FRESH SALMON NICOISE

 

 

Fresh salmon nicoise
‘White Lady’ runner beans looking good in my late summer potager

My veg patch is still producing salad leaves, spicy rocket, peppery mustard and frilly lettuce. Plus the  beans are just starting to produce, picked when tiny-an ‘unbuyable’ late summer treat. These ‘White Lady’ runner beans are delicious and the white flowers very pretty, behind them you can just catch a glimpse of the sultry, dark ‘Purple Cascade’ French beans. Another good looker for the plot. Hmm..now what to make?

This fresh salmon nicoise would be lovely for a late summer evening perfect eaten in the garden with a glass of something cold and fizzy. Ok I know I’m getting carried away here. It is highly unlikely that this will take place in Cumbria in September but perhaps we really will get an Indian summer.

This is easily put together and then whipped out to impress.

FRESH SALMON NICOISE

 

 

Serves 4 as a starter or 2 as main course with crusty bread.

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LEEKS WITH A LEMON & THYME CRUST

Creamy leeks with a lemon crust

I like this family friendly, thrifty, and easy to make dish. There are a few, simple ingredients and you may have most of them already. It is much better with fresh thyme but you could use dried. Unfortunately this quickly loses it’s flavour as you only use a little at a time and the little jars can be hanging around in the kitchen for…a very long time!. Try growing your own. Thyme, like lots of herbs from warmer climes such as rosemary and sage ( I feel I should burst into song at this point),  are very happy in pots. Buy small plants from a garden centre, which are cheap in summer, add some extra grit to make the compost free draining and site your pot in a sunny place-not too far from your door. Now you can pick as much as you need -fresh herbs make all the difference to your cooking.

I digress……the leeks, cooked slowly, go nice and creamy, make sure you keep stirring as leeks burn easily. I always make a white sauce in the microwave, I can hear ‘proper’ chefs tut, tutting but i find it a palaver making a proper roux with flour and butter etc etc. Not to mention the possible lumpiness, this way is so much easier and with the addition of some butter at the end I certainly can’t tell the difference. Add the cooked leeks and cheese and top with the breadcrumbs, thyme and grated lemon. I make the breadcrumbs from left over crusts of bread, if you have some and don’t want to use them straight away they freeze well.

Try this on a ‘Meat Free Monday’ – I’m sure you will want to make it any day of the week.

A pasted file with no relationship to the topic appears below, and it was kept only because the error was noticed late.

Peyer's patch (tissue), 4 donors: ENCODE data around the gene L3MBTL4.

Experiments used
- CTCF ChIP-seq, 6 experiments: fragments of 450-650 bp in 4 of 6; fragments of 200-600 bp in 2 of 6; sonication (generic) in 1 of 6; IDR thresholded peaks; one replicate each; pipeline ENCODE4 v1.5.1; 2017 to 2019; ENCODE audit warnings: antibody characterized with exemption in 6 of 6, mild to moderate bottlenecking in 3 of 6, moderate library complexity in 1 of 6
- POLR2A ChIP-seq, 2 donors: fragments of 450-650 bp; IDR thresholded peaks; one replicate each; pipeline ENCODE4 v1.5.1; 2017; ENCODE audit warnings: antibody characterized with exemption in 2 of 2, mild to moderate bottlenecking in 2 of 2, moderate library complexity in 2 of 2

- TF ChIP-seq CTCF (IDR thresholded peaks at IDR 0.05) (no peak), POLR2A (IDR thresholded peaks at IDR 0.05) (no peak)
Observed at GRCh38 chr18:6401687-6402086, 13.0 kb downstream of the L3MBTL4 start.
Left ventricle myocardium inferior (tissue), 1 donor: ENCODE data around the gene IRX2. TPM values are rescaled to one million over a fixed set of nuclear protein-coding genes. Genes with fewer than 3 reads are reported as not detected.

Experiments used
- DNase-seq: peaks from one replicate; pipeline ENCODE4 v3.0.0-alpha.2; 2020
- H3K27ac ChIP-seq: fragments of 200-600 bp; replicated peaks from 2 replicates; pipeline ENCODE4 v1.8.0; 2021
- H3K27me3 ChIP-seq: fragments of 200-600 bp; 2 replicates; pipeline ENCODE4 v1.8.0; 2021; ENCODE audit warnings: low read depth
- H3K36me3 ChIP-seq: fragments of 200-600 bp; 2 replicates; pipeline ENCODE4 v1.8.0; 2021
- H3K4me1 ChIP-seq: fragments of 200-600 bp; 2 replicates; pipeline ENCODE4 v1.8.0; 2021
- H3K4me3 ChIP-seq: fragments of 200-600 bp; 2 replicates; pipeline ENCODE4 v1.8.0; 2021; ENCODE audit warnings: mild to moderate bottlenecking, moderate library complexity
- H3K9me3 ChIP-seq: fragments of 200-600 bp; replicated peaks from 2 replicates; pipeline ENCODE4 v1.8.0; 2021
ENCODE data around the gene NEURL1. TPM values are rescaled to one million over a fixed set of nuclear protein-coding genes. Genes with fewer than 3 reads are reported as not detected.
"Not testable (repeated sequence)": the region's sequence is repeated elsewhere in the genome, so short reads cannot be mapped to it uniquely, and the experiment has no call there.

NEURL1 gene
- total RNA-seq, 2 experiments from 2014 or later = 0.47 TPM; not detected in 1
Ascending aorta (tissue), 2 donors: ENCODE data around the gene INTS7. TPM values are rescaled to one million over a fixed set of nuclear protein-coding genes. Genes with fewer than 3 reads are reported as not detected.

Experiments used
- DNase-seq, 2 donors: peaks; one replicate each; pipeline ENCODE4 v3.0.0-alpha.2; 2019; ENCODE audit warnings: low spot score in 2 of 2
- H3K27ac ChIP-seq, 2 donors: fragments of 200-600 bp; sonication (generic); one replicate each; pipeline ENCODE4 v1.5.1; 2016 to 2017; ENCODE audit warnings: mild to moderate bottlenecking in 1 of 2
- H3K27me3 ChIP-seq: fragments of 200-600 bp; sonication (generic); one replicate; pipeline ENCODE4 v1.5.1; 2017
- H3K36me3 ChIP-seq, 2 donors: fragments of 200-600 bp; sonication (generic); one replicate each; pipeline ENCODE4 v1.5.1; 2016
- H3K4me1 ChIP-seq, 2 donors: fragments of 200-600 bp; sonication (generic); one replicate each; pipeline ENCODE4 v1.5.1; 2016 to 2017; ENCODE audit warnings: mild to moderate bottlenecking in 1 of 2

LEEKS  WITH A LEMON & THYME CRUST

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BEST EVER CHUNKY GUACAMOLE DIP

 

The best ever chunky guacamole!

False modesty has never been my strong point so I can say, hand on heart, that this is really the best ever chunky guacamole ever! I’m a bit of a nibbler and dipper and would happily forgo any ‘proper’ meals for a life of nibbling and dipping. This guacamole is one of my favourites with a homemade hummus coming a very close second (recipe to come), perfect for sharing with friends (as long as they are not too hungry and leave me with none ) and for casual eating.The only slight problem is the general state of avocados available to buy-they tend to be rock hard so you need to plan ahead, buy them hard and leave them to ripen on a sunny window sill. I suppose I can see the supermarket’s dilemma (although I am not generally sympathetic to them) the problem is that you wait and wait for them to ripen and then they do and very quickly go over and spoil, blacken and strangely fibrous inside.

Here is my recipe for…

 

THE BEST EVER CHUNKY GUACAMOLE DIP

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ALL ABOUT KALE!

Black Kale ‘Cavalo Nero’

Well obviously this is not ALL about Kale…but it is something delicious.  If you are a gardener cook like me the pickings in the vegetable garden are a bit lean at this time of year but  this morning I found  a dark and  handsome stranger standing nearly 1m high with a jaunty cap of snow.  This is the lovely Italian kale ‘Cavalo Nero’.  The beautiful crinkly leaves can be a tad on the tough side so try to pick only the younger leaves. If you need to use the older parts then  then tear the leaf from the woody mid rib and banish it to the compost heap pronto.  Once you have the leaves wash  carefully and then shred them.  It is easy to find bags of shredded green kale in any supermarket if you can’t get your hands on the real thing. If you are that way inclined have a go at growing your own-they are easy to get going but you will have to take precautions against pesky cabbage whites and pigeons.  I am going to cook them with the spicy Spanish sausage Chorizo. This is strongly flavoured with garlic and paprika and a good match for the hearty kale. You can buy the sausage  sliced but chunks of whole Chorizo are best for cooking.

 

 

Winter Kale with Chorizo
A very good way to eat up your greens!

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